Zimbabwe: Women Warn Against Early Polls
ZIMBABWEAN women involved in politics and civil society have warned against holding elections without creating a peaceful environment for free and fair polls. They argue that it will have disastrous consequences for them and expose the vulnerable girl child to gross human rights violations including harassment, rape and displacement.
Women, who often bear the brunt of violence in society, said the conclusion of the constitution-making process, implementation of various peace and conflict-resolution mechanisms on issues specifically affecting them contained in regional and international protocols was the only way to secure protection during elections.
Regional Integration and International Co-operation minister Priscilla Misihairabwi-Mushonga said women were the worst affected by violence in previous elections and implementation of the Global Political Agreement (GPA) was part of ways of ensuring peaceful, free and fair elections.
"That is why we are saying elections should only be held after the full implementation of the GPA, because only then can we create conditions conducive to peace," said Misihairabwi-Mushonga. "Everybody, particularly women, need protection during events like elections."
Women's Coalition of Zimbabwe chairperson Virginia Muwanigwa said women endured all sorts of human rights abuses, including sexual assault, torture and displacement in the past elections. She said that might be repeated unless measures are taken to curb the problem.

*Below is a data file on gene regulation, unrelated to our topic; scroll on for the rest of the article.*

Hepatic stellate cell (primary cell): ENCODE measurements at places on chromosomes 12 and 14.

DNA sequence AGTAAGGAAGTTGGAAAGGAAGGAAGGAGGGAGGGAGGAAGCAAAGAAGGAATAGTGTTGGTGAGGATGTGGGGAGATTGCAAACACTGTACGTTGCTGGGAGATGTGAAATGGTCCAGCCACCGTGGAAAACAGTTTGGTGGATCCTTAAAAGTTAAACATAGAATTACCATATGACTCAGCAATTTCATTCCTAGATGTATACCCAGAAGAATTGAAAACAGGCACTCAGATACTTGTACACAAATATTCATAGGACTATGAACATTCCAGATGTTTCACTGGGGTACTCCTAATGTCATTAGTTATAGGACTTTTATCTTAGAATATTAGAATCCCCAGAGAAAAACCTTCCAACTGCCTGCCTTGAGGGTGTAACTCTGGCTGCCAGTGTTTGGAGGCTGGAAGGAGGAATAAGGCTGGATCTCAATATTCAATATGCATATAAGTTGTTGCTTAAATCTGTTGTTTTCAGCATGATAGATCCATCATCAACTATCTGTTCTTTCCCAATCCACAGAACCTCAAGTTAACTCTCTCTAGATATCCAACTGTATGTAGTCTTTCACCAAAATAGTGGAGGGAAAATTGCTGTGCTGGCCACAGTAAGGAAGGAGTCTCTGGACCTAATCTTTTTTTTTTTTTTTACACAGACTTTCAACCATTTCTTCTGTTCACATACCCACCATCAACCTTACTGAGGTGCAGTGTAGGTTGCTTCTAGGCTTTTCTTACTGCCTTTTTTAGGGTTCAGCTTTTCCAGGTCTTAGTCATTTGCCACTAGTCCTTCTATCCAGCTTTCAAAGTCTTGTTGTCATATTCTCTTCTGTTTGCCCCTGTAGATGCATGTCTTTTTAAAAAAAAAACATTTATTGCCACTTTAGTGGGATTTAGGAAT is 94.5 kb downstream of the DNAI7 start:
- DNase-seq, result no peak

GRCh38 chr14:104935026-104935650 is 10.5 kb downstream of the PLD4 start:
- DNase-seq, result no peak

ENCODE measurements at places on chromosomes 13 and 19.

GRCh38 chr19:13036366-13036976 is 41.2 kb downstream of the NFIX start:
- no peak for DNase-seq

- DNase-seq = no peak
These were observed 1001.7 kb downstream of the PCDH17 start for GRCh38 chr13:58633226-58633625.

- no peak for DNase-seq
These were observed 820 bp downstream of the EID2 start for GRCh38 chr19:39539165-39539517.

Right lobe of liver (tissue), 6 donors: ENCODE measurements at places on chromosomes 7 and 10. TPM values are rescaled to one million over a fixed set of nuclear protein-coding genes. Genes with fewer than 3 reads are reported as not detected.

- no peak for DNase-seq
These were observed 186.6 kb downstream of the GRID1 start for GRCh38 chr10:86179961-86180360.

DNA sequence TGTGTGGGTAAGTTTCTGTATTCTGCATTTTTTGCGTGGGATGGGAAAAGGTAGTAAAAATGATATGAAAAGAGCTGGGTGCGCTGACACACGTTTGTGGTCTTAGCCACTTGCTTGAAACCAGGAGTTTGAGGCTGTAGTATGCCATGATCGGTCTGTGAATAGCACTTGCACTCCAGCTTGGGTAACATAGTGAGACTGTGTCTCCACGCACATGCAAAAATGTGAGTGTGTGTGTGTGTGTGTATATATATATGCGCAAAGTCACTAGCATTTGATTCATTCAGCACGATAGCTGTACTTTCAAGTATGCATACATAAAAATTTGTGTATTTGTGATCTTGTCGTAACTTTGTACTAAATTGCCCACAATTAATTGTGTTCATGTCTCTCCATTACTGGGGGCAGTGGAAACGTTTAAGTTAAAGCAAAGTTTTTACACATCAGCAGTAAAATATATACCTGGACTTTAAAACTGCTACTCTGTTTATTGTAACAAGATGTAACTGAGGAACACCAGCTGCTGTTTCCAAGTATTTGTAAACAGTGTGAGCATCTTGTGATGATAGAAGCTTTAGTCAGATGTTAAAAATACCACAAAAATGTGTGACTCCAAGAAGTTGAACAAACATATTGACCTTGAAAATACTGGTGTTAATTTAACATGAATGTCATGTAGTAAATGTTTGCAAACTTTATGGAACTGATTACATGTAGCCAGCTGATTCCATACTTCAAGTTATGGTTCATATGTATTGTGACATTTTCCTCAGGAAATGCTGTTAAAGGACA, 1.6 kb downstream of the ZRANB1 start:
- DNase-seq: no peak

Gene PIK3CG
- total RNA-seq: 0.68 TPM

"We therefore believe that without the finalisation of the constitution-making process that will address gender concerns, we do not have the right environment for elections," said Muwanigwa. "Redress for victims of past elections, including women, is still 'work in progress', as the Organ on National Healing, Reconciliation and Integration is supposed to adopt measures which may even include reparations or at least an audience for victims," she said.
Women's Affairs, Gender and Community Development deputy minister Jessie Majome said it was unhelpful to talk about elections when the environment has not changed much to ensure peaceful polls. She said ordinary people, mainly women, are the most vulnerable when election-related conflict explodes.
Majome said Zimbabwe has a history of violence and that now needs to be stopped through various measures, including domestication of international and regional protocols and resolutions on the rights of women, as well as through peaceable elections.